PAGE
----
There are still other possible justifications. This is a list of Canadian issues and events, a list of such type that sometimes seems artificial, separating as it does works of the human mind on the basis of national borders. In the Canadian queer situation, however, not providing some national emphasis means that titles become, effectively, much less accessible locally and very much less accessible internationally. They are buried to all but the few who know something of narrow subject corners and to the fewer still who have kept abreast more broadly.  In comparison, American publication efforts have, as always, been particularly impressive in contributing valuable information to all who are interested in queer matters and, crucially, in ensuring that that information is organized and well disseminated.  However, United States titles, whether they be encyclopedic works3, histories, bibliographies, or Internet resources, do, with rare exceptions, take a sharply national approach. The rest of the world is an addendum, if it is treated at all.4  The Canadian situation, though, has something to say to the international community,  through its literature, in its leading legal advances, and through other unique experiences. Subtle systemic legal, judicial, political, and social differences may offer ideas to members of queer communities elsewhere in their pursuit of a life of enjoyment and fulfillment. 

In the end, though, a modest hope is more appropriate. Perhaps there will be one or two browsers who find a lead to some helpful information, a guide to a bit of literary enjoyment, or a clearer view of the Canadian situation.  That would be enough.

My experience in compiling the first bibliography in 1979 warns clearly that comprehensiveness is an elusive goal.  The number of relevant references overlooked depends to a large extent on the diligence of so many others upon whom the compiler must rely – librarians who index periodical publications and those who acquire and catalogue books and manuscripts. Archivists also have gathered and organized much material that never appears in standard indexing sources or in library catalogues (material which, as mentioned earlier, has also generally been excluded from this list).   Thoroughness is dependent as well on the amount of time a compiler has available to pursue possibly relevant items not readily at hand. This list, then, must be considered preliminary.  Those knowledgeable in the various subject subsections of the bibliography will very quickly detect lacunae.  I do hope, though, to have provided some solid sense of the wide range of works that have been produced during the past two decades and to have taken a step towards a more comprehensive list of the advances, disappointments, and experiences of past years.


Please refer to the Table of Contents for a broad outline of the bibliography.  Within each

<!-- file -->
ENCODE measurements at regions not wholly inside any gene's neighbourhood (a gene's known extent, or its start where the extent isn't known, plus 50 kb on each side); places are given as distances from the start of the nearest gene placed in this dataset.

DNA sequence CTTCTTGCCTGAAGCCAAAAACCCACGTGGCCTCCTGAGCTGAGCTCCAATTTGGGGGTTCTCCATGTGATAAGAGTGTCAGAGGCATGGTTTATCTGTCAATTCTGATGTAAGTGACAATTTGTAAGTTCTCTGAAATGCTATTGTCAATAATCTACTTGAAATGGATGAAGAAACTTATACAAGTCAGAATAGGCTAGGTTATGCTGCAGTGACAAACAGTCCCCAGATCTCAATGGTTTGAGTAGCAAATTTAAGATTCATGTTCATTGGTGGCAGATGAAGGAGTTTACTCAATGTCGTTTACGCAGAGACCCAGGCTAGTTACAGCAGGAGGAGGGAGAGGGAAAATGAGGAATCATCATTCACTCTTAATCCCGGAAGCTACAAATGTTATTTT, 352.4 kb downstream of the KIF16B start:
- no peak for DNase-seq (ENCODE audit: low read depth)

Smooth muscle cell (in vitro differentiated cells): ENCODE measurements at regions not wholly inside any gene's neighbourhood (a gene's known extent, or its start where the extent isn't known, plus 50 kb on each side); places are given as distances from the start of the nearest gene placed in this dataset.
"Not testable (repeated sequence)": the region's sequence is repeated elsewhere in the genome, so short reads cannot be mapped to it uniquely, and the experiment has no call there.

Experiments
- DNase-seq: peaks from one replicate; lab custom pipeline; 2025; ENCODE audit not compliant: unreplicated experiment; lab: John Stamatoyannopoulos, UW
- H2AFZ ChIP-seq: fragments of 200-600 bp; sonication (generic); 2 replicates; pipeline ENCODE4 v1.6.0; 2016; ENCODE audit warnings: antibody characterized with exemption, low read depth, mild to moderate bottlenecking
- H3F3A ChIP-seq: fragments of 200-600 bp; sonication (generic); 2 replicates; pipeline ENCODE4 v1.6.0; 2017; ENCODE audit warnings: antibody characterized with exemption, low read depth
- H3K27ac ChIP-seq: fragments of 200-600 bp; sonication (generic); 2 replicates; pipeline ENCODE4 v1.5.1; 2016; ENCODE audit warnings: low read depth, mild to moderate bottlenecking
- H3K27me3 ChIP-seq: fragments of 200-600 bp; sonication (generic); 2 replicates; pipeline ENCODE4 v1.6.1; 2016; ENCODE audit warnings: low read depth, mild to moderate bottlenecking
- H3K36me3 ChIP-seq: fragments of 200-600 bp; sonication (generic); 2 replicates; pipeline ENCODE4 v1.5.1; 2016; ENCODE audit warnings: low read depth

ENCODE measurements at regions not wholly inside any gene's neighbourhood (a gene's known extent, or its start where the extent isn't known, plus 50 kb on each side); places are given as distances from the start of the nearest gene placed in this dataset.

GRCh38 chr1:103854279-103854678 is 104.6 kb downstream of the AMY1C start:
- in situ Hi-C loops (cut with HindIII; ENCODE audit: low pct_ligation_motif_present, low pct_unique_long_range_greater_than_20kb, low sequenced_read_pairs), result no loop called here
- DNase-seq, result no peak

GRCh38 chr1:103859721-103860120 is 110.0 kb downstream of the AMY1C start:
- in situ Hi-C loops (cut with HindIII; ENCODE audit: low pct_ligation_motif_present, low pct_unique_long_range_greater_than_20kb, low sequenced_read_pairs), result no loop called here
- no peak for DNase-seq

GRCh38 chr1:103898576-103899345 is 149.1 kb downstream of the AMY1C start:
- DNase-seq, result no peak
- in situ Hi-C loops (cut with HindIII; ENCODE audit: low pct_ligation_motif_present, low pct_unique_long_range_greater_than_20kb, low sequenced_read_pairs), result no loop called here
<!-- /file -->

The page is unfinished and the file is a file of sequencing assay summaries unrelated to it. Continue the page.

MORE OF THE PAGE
section and subsection arrangement is alphabetical by author (and for works with no author given, then by title). The exception to this is the LAW, JUDICIARY and CIVIL RIGHTS section.  In this one case I considered a primary chronological listing to be more appropriate, considering both the size of the section and the importance of precedent in the legal system.  In this case, then, works have been grouped by year of publication, in reverse chronology.  A chronological arrangement could have been applied to some of the other larger sections, but the necessity of doing so did not seem quite so important.

When there is more than one work by an author in a section, arrangement is by title under the author.  If an author is a single author, the first author of a multi-authored work, and an editor, all in the same section, the single-author works precede the multiauthored ones and the edited works follow these two.  Entries beginning with a numeral are filed as if the numeral were written out, in English or French, as appropriate.

The “Mc”/”Mac” filing situation has been treated as it is now handled by computers.  That is to say, names are filed as spelled.  Please check both possibilities if you are uncertain.

Some attempt was made to group related topics.  Thus, YOUTH follows EDUCATION AND SCHOOLS and AIDS follows MEDICINE AND HEALTH.


(This section is substantively as it appeared in the first edition (2001) of Gay Canada, Some updates/revisions were added for the revised edition (2002). Subsequently, only minor changes and additions were made, and changes for this current updating appear primarily in the paragraph immediately preceding the list of enumerated search sources. The Methodology section may be useful to look at in conjunction with the first section, “Introduction to the Revised and Updated Electronic Edition (2008).” Such examination will bring to the user’s attention slight differences in updating methods. The Methodology section also continues to serve as a general guide to search strategy construction, although it should be used in that regard only for its broad suggestions, because databases may have evolved somewhat).

First to the issue of what is Canadian.  Such definition has traditionally been in terms of subject matter, authorship, publication provenance, or some combination of these three.  For the purpose of this list, criteria applied vary somewhat, depending on the type of publication being examined.

For literature, authorship is the primary consideration.  An author is considered to be Canadian if born in the country, holding Canadian citizenship, or otherwise having a close association with the nation.  Works published by foreign houses appear on the list, then, if authored by Canadians so defined.  There are, conversely, however, titles published by Canadian houses that are not authored by Canadians.  These latter, accounting for a very small number of items, are listed on the (secondary) basis of place of publication.5